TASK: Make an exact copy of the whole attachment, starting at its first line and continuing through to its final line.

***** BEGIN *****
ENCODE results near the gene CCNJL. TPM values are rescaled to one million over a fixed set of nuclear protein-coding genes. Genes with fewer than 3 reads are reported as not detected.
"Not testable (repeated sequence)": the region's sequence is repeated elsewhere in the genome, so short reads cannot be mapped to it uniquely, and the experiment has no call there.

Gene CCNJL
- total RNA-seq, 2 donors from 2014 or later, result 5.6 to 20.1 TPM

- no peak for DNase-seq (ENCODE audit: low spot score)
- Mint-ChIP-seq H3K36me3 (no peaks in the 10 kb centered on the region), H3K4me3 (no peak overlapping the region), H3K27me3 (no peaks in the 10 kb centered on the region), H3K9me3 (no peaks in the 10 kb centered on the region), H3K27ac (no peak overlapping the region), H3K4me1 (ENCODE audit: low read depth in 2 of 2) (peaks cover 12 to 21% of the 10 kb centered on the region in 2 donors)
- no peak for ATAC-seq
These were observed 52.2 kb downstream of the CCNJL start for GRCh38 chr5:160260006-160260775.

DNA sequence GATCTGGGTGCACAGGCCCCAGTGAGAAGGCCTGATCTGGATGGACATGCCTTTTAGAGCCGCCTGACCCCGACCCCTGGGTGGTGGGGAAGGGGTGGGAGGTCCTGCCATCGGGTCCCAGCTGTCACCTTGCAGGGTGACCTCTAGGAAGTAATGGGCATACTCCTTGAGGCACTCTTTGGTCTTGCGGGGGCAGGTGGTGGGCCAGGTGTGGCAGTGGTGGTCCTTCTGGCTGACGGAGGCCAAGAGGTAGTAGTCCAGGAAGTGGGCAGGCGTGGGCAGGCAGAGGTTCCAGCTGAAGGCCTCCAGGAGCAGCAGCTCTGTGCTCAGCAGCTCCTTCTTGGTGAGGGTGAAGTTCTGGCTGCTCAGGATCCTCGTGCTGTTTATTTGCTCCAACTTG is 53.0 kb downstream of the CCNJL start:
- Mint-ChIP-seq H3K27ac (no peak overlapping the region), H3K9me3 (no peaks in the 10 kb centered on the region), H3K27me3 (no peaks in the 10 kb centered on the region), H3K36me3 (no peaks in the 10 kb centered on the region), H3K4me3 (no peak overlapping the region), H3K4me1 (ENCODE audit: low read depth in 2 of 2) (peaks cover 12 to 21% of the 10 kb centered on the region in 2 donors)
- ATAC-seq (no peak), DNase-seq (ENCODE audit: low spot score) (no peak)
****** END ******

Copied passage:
ENCODE results near the gene CCNJL. TPM values are rescaled to one million over a fixed set of nuclear protein-coding genes. Genes with fewer than 3 reads are reported as not detected.
"Not testable (repeated sequence)": the region's sequence is repeated elsewhere in the genome, so short reads cannot be mapped to it uniquely, and the experiment has no call there.

Gene CCNJL
- total RNA-seq, 2 donors from 2014 or later, result 5.6 to 20.1 TPM

- no peak for DNase-seq (ENCODE audit: low spot score)
- Mint-ChIP-seq H3K36me3 (no peaks in the 10 kb centered on the region), H3K4me3 (no peak overlapping the region), H3K27me3 (no peaks in the 10 kb centered on the region), H3K9me3 (no peaks in the 10 kb centered on the region), H3K27ac (no peak overlapping the region), H3K4me1 (ENCODE audit: low read depth in 2 of 2) (peaks cover 12 to 21% of the 10 kb centered on the region in 2 donors)
- no peak for ATAC-seq
These were observed 52.2 kb downstream of the CCNJL start for GRCh38 chr5:160260006-160260775.

DNA sequence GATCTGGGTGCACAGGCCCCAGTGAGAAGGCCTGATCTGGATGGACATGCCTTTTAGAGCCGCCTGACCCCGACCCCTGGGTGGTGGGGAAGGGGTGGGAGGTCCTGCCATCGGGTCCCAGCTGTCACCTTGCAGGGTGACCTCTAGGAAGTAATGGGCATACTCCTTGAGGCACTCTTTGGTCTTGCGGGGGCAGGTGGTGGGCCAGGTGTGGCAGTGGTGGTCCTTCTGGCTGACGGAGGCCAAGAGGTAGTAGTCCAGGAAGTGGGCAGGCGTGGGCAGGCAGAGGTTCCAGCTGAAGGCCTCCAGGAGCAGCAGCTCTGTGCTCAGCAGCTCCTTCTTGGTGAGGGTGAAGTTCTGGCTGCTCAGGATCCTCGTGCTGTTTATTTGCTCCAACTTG is 53.0 kb downstream of the CCNJL start:
- Mint-ChIP-seq H3K27ac (no peak overlapping the region), H3K9me3 (no peaks in the 10 kb centered on the region), H3K27me3 (no peaks in the 10 kb centered on the region), H3K36me3 (no peaks in the 10 kb centered on the region), H3K4me3 (no peak overlapping the region), H3K4me1 (ENCODE audit: low read depth in 2 of 2) (peaks cover 12 to 21% of the 10 kb centered on the region in 2 donors)
- ATAC-seq (no peak), DNase-seq (ENCODE audit: low spot score) (no peak)